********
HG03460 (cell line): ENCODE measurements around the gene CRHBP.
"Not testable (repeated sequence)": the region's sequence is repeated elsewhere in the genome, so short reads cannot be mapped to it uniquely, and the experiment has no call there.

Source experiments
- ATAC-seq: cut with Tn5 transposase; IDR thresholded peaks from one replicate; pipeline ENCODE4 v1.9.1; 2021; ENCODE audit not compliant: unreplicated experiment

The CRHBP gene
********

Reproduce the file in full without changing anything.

HG03460 (cell line): ENCODE measurements around the gene CRHBP.
"Not testable (repeated sequence)": the region's sequence is repeated elsewhere in the genome, so short reads cannot be mapped to it uniquely, and the experiment has no call there.

Source experiments
- ATAC-seq: cut with Tn5 transposase; IDR thresholded peaks from one replicate; pipeline ENCODE4 v1.9.1; 2021; ENCODE audit not compliant: unreplicated experiment

The CRHBP gene